It’s time to say goodbye and thank you to Torrey Smith.
Not because of who he is on the field, but because of who he is off it.
Thanks to Torrey for setting personal career highs in TDs with 11 this year, nearly double Steve Smith Sr.’s six who finished second. Thanks for the circus one-handed catches, particularly the one against the Chargers this season. Wow!
Yes, the “soft” label has been floated, but there were moments of greatness.
Torrey Smith invited us into his life. Few players have shared wedding photos, baby pictures and joys of his life the way he has. He shared his grief upon losing his brother Tevin. Two touchdowns scored against the Patriots the same night he drove back to Baltimore from Virginia, hours after learning of Tevin’s accident, moved Ravens Nation in a way that transcends sports.
It’s not just a Ravens thing. It’s a family thing with Torrey.
This year’s Ravens’ nominee for man of the year for his community involvement doesn’t take into consideration the number of times he poses for fan pictures, crashes fan weddings or takes fans out to play football. It only considers charitable work, but there’s so much more to Torrey Smith.
I have heard the phrase “Always a Raven” applied to a couple of different former players, sometimes by John Harbaugh. Torrey Smith bleeds purple and black. He always will. Regardless of what team colors he puts on next season, I’ll be looking for his stats at the end of the game, watching for pics of his son TJ’s growth and videos posted on his wife Chanel’s Instagram.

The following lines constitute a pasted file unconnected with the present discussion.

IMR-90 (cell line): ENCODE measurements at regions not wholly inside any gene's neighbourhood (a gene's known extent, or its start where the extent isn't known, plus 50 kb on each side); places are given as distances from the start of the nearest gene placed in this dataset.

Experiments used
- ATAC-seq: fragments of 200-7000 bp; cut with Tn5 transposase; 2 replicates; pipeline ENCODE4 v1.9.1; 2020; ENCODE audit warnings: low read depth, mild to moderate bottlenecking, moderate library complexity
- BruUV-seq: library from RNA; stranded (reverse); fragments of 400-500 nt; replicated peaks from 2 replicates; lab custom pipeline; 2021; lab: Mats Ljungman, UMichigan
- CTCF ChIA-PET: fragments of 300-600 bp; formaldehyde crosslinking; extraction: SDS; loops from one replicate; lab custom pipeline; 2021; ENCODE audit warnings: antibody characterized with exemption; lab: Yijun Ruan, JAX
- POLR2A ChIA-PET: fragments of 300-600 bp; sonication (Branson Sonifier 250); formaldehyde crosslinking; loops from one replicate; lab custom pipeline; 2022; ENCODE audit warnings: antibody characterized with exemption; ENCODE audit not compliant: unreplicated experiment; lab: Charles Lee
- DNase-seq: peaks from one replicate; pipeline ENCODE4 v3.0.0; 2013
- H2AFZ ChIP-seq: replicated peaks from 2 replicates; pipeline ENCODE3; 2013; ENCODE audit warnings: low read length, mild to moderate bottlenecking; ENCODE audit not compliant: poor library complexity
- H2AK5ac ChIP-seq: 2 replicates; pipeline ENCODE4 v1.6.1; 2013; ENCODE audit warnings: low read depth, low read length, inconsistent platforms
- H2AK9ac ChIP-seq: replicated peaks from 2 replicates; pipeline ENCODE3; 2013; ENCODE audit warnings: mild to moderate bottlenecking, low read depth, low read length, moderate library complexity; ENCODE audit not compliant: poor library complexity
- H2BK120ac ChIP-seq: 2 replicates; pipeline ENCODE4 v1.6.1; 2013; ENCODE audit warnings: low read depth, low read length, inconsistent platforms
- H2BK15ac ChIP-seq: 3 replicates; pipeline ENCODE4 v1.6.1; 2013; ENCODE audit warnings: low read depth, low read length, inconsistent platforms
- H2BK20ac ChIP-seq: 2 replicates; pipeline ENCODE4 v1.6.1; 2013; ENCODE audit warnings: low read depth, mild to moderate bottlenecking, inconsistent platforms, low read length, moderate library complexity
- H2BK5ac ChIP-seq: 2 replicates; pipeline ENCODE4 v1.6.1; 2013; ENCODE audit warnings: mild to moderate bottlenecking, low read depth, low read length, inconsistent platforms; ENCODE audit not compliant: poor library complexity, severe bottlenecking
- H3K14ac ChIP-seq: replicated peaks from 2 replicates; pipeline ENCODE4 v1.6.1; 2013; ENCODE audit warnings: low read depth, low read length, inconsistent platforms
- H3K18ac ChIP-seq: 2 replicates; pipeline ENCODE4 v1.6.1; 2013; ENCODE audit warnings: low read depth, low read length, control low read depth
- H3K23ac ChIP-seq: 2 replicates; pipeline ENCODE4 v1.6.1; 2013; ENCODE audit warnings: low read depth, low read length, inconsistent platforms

The business side of the NFL can be brutal.
Some in Ravens Nation still lament the loss of Anquan Boldin. Jarret Johnson was a staple in our defensive system. It doesn’t matter if you’ve earned the salary – go get the paycheck.
NFL careers are far too short. Players shouldn’t be expected to give a hometown discount or show loyalty to a second family when their priority should be, and frequently is, feeding their first family and providing their offspring and themselves with financial security.
The Ravens won’t pay Torrey number one money with Marlon Brown and Kamar Aiken coming along nicely. Michael Campanaro showed great promise in his rookie year. The coaching staff is high on Jeremy Butler coming off IR in 2015. With veteran leadership provided by Steve Smith Sr. and Jacoby Jones, the wide receiver corps seems well stocked even without using a pick on a relatively robust draft class.
The Ravens have far more pressing needs than Torrey Smith, particularly given their limited cap space.
Torrey has done many things well on the field in his six years in Baltimore. There have been mind-boggling catches. This year there were the aforementioned 11 touchdowns. He led the league in pass interference yardage – something that won’t show up in his stats. At the end of the day, it doesn’t matter how you move the chains as long as they are moved.
In an attempt to find a scapegoat for the divisional round loss to the Patriots, Torrey has taken some flak for not fighting harder to break up the interception.
2014 has been a mixed reviews kind of season.
Torrey has done far more off the field. He’s created the Torrey Smith Foundation, which has the goal of helping 35,000 children “up and down the beltway.” He works with Baltimore Animal Care and Rescue. He suffered horrible grief and incredible joy and shared so much of that with us like family would.
Some team will pay Torrey number one wide receiver money. He should take it. He deserves it, not only for what he brings to a team, but what he brings to a community.
Home isn’t always a zip code.
Baltimore is the Smiths’ home.
Thank you Torrey, Chanel and TJ.
Good luck in your new environment.
Home will be here when you get back.